Augmented Reality is the next big thing. You should prioritize innovation over feature completeness. Probably those are the two most important UX sentences of the last two weeks. Please read the article if you want to catch all the UX lessons I’ve learned from Pokémon Go. Comment if I missed something.
1. User experience doesn’t need to be perfect at launch
Back in 1999 when the original Pokémon games were launched in Europe (’98 in North America, ’96 in Japan) they provided the best UX on GameBoy. IGN even rated them with a perfect 10/10 score, calling it a masterpiece. When games were released on ROM cartridges, with no online update/patch available, game developers had to release a very polished, thoroughly tested product or fail miserably. The gaming industry learned that lesson many times, but the most quoted example might be ET the Extra-Terrestrial from 1982.
Fast forward to 2016: Pokémon Go is very far from being polished or even finished. What’s wrong with it? The list is very long, just a few examples: bugs, servers being down, re-logins, slowdowns, crashes, and outrageous requests (like taking full account control for your Google account, so it could read even your emails or files on Google Drive).
How can they get away with this cowboy-coded app? First, augmented reality is so innovative and so novel, and such a perfect fit for Pokémons, that players will forgive minor and even major issues. Second, the game can and will be updated automatically. Continuous improvement is the cornerstone of modern UX.
2. Immersion just leveled up
Immersion is a very important ingredient of a successful game and is always considered great user experience. Players should feel like part of the game, ideally part of an imaginary world, and a captivating story. Last year’s best game (arguably) was The Witcher 3: Wild Hunt, created by CD Projekt RED. The Polish team behind that game achieved the immersion with a brilliant story, amazing 3D graphics and overall good user experience. Niantic’s Pokémon Go had a much easier route, with augmented reality.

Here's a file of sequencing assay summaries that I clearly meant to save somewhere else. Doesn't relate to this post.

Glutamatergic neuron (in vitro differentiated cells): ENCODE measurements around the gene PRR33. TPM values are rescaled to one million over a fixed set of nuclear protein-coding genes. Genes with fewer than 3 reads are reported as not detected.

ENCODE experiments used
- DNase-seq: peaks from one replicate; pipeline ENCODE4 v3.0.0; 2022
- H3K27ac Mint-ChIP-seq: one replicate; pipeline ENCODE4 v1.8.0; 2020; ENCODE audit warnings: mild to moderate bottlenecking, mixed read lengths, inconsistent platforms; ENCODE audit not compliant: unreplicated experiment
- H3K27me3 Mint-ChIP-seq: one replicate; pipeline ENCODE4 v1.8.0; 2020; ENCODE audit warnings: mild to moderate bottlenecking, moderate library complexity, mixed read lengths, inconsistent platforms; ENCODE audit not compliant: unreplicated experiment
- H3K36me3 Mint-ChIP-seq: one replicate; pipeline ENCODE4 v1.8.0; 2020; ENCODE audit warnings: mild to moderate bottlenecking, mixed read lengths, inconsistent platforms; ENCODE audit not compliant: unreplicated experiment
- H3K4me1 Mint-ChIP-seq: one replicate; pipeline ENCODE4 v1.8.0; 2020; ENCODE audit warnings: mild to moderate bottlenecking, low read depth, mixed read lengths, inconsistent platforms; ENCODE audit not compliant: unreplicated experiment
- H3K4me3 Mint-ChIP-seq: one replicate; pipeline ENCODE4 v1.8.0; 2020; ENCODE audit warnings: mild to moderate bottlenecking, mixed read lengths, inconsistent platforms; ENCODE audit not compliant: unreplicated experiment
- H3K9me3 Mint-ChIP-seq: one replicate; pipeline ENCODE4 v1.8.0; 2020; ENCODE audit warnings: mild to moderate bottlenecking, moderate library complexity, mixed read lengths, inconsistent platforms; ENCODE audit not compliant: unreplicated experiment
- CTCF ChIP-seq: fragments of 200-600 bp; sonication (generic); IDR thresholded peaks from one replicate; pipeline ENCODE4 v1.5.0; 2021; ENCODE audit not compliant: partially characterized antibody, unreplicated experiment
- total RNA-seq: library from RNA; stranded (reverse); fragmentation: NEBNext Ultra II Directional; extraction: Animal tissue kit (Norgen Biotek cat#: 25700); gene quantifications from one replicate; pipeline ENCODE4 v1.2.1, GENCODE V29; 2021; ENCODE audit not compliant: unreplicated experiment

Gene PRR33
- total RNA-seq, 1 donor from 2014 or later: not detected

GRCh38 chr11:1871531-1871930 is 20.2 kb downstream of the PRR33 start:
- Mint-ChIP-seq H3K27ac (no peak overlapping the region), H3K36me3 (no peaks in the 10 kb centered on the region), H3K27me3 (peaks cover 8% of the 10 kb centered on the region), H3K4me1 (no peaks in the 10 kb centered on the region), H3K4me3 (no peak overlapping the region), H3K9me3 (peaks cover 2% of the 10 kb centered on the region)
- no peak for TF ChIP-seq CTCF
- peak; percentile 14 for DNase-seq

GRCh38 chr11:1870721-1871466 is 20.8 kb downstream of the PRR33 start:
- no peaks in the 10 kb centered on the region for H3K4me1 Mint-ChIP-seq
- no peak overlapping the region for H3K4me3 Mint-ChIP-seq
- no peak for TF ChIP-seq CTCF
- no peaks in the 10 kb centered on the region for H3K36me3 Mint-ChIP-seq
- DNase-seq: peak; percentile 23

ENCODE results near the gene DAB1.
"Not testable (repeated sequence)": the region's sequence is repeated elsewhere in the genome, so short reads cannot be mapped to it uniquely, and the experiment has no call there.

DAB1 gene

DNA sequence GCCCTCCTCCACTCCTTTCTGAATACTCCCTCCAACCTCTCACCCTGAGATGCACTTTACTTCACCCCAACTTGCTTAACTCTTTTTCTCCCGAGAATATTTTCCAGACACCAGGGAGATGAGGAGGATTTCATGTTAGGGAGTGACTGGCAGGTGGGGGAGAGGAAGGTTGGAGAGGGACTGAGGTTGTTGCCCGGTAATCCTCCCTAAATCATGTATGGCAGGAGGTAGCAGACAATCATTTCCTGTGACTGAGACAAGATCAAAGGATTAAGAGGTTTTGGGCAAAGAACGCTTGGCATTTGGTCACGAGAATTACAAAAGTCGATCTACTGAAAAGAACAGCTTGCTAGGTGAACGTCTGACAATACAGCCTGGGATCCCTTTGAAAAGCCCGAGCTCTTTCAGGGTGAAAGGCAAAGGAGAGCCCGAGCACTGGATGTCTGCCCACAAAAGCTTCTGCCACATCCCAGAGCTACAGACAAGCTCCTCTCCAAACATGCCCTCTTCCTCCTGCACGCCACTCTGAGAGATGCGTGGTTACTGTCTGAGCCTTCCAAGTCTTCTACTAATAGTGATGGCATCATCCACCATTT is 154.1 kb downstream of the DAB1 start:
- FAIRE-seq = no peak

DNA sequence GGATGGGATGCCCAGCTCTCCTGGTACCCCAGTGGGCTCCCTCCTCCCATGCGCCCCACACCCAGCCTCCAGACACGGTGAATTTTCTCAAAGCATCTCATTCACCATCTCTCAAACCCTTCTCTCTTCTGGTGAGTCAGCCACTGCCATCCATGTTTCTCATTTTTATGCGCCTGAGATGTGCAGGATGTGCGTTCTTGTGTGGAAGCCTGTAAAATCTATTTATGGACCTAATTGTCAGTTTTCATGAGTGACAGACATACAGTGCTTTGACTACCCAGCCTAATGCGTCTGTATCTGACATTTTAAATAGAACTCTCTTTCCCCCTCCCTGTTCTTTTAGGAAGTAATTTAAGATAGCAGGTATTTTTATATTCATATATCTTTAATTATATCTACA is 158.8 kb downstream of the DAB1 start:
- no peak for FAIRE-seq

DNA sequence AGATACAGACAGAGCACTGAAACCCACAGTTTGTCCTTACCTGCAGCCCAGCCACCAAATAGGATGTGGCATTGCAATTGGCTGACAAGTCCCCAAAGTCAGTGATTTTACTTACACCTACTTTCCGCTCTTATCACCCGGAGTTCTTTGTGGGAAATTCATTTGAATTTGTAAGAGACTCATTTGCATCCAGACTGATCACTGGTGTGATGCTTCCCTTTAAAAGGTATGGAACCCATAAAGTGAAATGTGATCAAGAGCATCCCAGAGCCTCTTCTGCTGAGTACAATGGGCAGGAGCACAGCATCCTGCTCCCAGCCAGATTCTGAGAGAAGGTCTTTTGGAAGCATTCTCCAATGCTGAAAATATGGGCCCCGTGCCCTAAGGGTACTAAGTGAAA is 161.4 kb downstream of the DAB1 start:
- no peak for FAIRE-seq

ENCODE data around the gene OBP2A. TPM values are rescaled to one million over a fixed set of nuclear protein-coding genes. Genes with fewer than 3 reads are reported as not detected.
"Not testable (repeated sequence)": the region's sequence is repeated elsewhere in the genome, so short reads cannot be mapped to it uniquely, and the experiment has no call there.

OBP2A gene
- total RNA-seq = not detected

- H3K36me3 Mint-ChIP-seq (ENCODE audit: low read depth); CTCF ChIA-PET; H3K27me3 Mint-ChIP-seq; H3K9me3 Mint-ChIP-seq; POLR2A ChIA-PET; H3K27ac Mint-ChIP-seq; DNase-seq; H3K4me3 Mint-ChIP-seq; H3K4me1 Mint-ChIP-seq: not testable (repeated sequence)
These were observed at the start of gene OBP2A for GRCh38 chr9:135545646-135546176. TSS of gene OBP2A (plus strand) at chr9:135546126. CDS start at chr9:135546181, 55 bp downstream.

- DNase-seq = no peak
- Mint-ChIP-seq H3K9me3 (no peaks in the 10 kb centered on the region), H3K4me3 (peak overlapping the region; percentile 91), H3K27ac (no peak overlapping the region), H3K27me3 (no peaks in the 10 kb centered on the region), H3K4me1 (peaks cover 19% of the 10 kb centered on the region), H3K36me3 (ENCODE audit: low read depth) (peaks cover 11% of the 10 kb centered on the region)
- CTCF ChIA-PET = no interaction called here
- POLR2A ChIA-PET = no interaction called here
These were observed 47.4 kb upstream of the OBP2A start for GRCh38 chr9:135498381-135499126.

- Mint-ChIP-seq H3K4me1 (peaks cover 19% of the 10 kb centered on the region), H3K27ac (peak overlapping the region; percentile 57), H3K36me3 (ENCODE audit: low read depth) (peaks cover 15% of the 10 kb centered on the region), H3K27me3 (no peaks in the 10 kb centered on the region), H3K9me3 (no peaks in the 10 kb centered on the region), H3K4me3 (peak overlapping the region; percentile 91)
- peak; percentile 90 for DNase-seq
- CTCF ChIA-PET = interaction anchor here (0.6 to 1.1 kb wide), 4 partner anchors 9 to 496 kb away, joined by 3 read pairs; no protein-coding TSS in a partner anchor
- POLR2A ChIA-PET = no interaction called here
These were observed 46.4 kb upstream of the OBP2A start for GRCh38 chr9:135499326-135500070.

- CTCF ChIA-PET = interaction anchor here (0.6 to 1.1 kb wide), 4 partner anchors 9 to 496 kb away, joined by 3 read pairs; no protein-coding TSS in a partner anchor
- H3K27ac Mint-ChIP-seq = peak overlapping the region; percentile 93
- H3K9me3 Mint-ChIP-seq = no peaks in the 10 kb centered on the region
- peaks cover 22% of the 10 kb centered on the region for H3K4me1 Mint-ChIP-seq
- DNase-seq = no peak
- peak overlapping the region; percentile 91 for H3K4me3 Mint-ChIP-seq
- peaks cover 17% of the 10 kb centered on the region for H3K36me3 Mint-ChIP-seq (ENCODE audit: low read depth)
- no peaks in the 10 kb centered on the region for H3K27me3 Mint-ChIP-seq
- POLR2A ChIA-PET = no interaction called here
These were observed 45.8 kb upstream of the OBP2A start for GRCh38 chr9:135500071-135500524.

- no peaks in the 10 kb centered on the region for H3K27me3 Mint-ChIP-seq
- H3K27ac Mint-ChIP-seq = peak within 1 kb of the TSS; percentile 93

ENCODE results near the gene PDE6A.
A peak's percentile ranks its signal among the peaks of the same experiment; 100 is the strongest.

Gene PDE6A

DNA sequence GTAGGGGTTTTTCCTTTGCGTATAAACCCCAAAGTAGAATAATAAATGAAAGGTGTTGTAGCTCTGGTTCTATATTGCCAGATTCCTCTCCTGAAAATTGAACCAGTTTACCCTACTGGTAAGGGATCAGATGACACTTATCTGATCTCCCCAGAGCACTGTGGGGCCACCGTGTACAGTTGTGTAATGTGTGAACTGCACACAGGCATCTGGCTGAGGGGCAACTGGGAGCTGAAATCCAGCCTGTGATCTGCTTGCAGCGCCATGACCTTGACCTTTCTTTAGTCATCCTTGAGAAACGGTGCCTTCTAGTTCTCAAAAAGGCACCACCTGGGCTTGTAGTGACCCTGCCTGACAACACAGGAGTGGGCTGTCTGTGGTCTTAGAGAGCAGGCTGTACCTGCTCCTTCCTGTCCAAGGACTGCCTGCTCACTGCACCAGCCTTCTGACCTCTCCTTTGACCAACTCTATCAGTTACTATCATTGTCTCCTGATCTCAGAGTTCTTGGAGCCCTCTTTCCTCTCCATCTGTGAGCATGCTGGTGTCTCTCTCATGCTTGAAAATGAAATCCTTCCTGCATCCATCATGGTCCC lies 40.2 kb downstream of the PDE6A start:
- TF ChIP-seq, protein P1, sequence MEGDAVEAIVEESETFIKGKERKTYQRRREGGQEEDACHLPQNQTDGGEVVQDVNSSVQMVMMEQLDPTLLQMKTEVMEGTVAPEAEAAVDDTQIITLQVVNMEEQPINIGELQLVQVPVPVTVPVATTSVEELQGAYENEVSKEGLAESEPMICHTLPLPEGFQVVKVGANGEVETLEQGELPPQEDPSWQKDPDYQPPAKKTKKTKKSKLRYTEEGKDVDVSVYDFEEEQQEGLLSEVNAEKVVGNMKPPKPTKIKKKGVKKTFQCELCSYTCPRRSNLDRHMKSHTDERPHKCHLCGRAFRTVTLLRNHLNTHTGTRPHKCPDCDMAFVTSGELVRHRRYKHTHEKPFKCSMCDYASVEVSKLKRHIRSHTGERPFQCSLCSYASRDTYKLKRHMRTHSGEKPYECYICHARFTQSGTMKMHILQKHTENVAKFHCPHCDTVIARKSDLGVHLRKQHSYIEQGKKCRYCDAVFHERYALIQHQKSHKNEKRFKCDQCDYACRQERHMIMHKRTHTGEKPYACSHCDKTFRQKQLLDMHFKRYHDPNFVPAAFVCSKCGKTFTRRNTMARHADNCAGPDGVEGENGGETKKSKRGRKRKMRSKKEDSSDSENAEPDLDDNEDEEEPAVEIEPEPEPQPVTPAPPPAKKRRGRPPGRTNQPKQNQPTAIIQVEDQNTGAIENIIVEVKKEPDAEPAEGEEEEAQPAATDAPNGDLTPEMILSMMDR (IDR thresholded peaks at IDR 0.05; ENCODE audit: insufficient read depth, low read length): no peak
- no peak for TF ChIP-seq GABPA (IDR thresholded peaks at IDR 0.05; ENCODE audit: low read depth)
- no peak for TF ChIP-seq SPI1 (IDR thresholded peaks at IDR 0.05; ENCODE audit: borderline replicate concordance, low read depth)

The other day I found myself throwing a PokéBall at a seagull instead of the Pokémon. Some people were even more immersed, even entering a minefield. This article is not about the dangers of augmented reality. The best UI is when you don’t realize there is a UI.
When you are launching an augmented reality game, it’s also very important to pick the right time. Q4 is usually the best time to launch AAA titles in the gaming industry. But when you take people out to the streets to take a walk and hunt Pokémon, July seems to be the best time to launch. Basically, every aspect of product development is changed by this evolution of immersion.
3. “Gotta catch ’em all” doesn’t apply to features
Seemingly critical features are missing from Pokémon Go. In the late ’90s, Pokémon Red and Blue allowed players to trade Pokémon between two cartridges via a Game Link Cable. Two decades later you can’t trade Pokémon. There is no PvP (player-versus-player battles), you only fight automated Pokémon defending Gyms. There is no friends list, not even a leaderboard. At first, it was a shock to discover that this year’s biggest hit in the mobile gaming industry has no in-app social capability of any kind. Not even a simple Facebook/Twitter share button.
But social media exploded with Pokémon. My Facebook, Twitter, even LinkedIn walls are full of Pokémon-related content. (Most likely Google Plus is where the Gastly are spawning.) And an even more interesting phenomenon happened: people kept talking to each other about Pokémon in the real world. I know it sounds really odd, and at first, it would feel very unnatural, but you can actually talk to people on the streets of London (or any other city for that matter). Not message them, but actually, use your own voice without any other device.
I’m certain new features will be implemented soon, but someone at Niantic stopped the feature-cram efficiently, which greatly contributed to the immense success of the game. This should apply to the products you or your company is working on. You need to focus on a handful of amazing features, and postpone everything else post-launch or maybe to version 2.